He hoped the nerdy kids all wanted Tom Sawyer. He couldn’t wait to see their faces when he got up and made his report. That meant he had to put them to shame.

Those losers? It shouldn’t be hard, he decided and headed off to the library, letting short little Carolyn take that final step up to Mr. Bautista’s desk, her list trembling.

Trevor wondered if that was because she wanted to read Lady Chatterly’s Lover. The quiet girls like Carolyn, they liked that racy stuff. She’d probably get to do it, too. That one hadn’t been banned.

Trevor knew that. Trevor knew every last book that had been banned; he’d memorized the lists.

He could hardly wait to see which one Mr. Bautista was going to slip him. It better be good.

I know you want to know more about the mystery book. While I don’t answer the question directly, here’s a response that ought to satisfy anyway.



  1. Robin

    October 4, 2008 10:28 am

    Trevor is a whole lot smarter than he lets on.BR/BR/Nu, so what book was it?

  2. gautami tripathy

    October 4, 2008 10:48 am

    The Satanic Verses by Salman Rishdie is banned in India. After reading it I couldn’t think of the reason why. BR/BR/Maybe Trevor ought to read it too.

  3. Lex Valentine

    October 4, 2008 11:54 am

    Well, at least he likes to read. LOL

  4. Thomma Lyn

    October 4, 2008 12:22 pm

    *GIGGLE!* Great job, my friend! And gogogo Trevor!BR/BR/I liked the English teacher, too. And I’m itching to know what book he passes Trevor!

  5. Bridget

    October 4, 2008 2:40 pm

    I loved this! What a great commentary on banned books in this day and age.

  6. bunnygirl

    October 4, 2008 3:27 pm

    Very nice–a lot of cool things are going on in this story and it’s a great tribute to the Banned Books!

  7. Jennifer

    October 4, 2008 4:01 pm

    Nicely done, as always. I envy your gift for dialog.

  8. Tilly Greene

    October 4, 2008 7:57 pm

    Okay, give over, what’s the book! Cruel woman :-)BR/BR/I knew Trevor would do the subject justice.

  9. anno

    October 4, 2008 8:25 pm

    As a former teacher, I’ve got to say: “Go, Trevor!”BR/BR/Great dialog! And like the others, I’m wondering what book Mr. Bautista is going to pass on to him.

  10. Denver Cereal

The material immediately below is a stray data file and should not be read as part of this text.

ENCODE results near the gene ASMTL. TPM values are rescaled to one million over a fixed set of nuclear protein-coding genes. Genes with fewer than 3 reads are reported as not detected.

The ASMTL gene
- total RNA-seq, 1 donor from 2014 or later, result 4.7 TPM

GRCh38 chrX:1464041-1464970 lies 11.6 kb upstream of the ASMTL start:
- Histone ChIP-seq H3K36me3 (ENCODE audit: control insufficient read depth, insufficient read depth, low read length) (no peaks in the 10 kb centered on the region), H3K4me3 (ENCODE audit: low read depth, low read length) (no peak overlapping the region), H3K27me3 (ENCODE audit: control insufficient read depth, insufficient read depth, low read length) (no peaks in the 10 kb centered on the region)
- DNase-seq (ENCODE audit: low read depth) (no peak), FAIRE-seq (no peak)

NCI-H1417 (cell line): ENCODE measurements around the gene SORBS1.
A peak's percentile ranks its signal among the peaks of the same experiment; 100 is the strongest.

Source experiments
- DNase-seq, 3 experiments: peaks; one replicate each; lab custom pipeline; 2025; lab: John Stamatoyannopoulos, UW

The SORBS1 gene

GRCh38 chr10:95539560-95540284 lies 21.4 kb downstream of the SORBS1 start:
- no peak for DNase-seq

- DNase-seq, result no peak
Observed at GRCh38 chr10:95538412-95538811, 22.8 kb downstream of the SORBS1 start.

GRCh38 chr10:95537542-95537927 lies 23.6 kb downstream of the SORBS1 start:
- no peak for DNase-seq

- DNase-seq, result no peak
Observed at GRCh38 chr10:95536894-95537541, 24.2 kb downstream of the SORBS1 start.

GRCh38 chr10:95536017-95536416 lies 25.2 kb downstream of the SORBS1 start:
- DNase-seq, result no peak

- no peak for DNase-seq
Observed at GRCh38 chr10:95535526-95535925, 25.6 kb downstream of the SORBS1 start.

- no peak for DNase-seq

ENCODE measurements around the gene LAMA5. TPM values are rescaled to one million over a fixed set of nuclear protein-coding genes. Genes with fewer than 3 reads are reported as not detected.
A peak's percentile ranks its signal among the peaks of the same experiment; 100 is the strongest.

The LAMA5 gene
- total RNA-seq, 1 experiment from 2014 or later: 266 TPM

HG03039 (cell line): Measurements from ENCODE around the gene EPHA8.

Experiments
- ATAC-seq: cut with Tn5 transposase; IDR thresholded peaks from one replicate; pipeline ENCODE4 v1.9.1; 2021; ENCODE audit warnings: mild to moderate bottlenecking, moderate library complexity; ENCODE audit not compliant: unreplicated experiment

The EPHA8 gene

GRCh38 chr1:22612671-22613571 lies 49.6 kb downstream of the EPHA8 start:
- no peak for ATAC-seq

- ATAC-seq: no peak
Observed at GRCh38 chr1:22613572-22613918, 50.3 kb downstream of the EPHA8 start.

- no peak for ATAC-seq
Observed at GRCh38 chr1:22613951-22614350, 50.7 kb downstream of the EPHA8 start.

October 4, 2008 9:05 pm

    Very nice! It’s fun to see some of these early years!BR/BR/Claudia from Denver Cereal

  11. Breeni Books

    October 5, 2008 12:36 am

    I didn’t even know Trevor could read!BR/BR/Seriously, this is good stuff. The perfect Banned Books tribute. But now I REALLY want to know what book the teacher is going to share with him. Mayhaps that will be in another outtake???? Please????

  12. Amber Barth

    October 5, 2008 1:17 am

    I read through this years list and just started laughing. The books that where band and the reasons for them where just to ridiculous. One book was being banned for foul language that, to my opinion, was much cleaner than what you see on TV shows (cough-Family Guy-cough).BR/BR/All I can say is “Go Trevor!”

  13. Theresa

    October 5, 2008 1:19 am

    OK, give it up! What’s the book??? I gotta know now! There’s no page to turn and that’s the one thing I want to do.BR/BR/I like how you painted the characters through their dialog. Without describing them, you can still imagine how they might appear. BR/BR/What did you say the book was?

  14. Shelley Munro

    October 5, 2008 4:48 am

    “No wonder he didn’t like this guy; he got to all Trevor’s great rants before he could do it himself.”BR/BR/This line cracked me up. Trevor is very smart. 🙂

  15. anthonynorth

    October 5, 2008 6:12 am

    This one of your best. And to leave it on a cliffhanger …

  16. Linda Jacobs

    October 5, 2008 8:53 am

    I have quite a few Trevors in my classes and I love them all! BR/BR/This was fantastic!

  17. Rambler

    October 5, 2008 10:30 am

    hey clever take

  18. Granny Smith

    October 5, 2008 10:55 am

    Trevor’s character is delineated here by action, dialogue and his inner thoughts. It is much more effective than any third-person description would have been. I am continually intrigued by your cast of characters.BR/BR/And, yes, I was curious about the book you had in mind and followed your link, where I left a further comment.

  19. Marty E.

    October 5, 2008 12:55 pm

    this is a great piece, Susan…the dialogue so real and true

  20. Stan Ski

    October 5, 2008 9:38 pm

    Lift off the bans – let us read.

  21. Alice Audrey

    October 6, 2008 12:10 am

    Lady Chatterly’s Lover is actually very dull. I spent the entire book waiting for it to come up with something worth being banned for. Mostly it was just misogynistic and pedantic.BR/BR/So, which book did the teacher offer?

  22. SweetTalkingGuy

    October 6, 2008 5:47 am

    Nicely written and so true!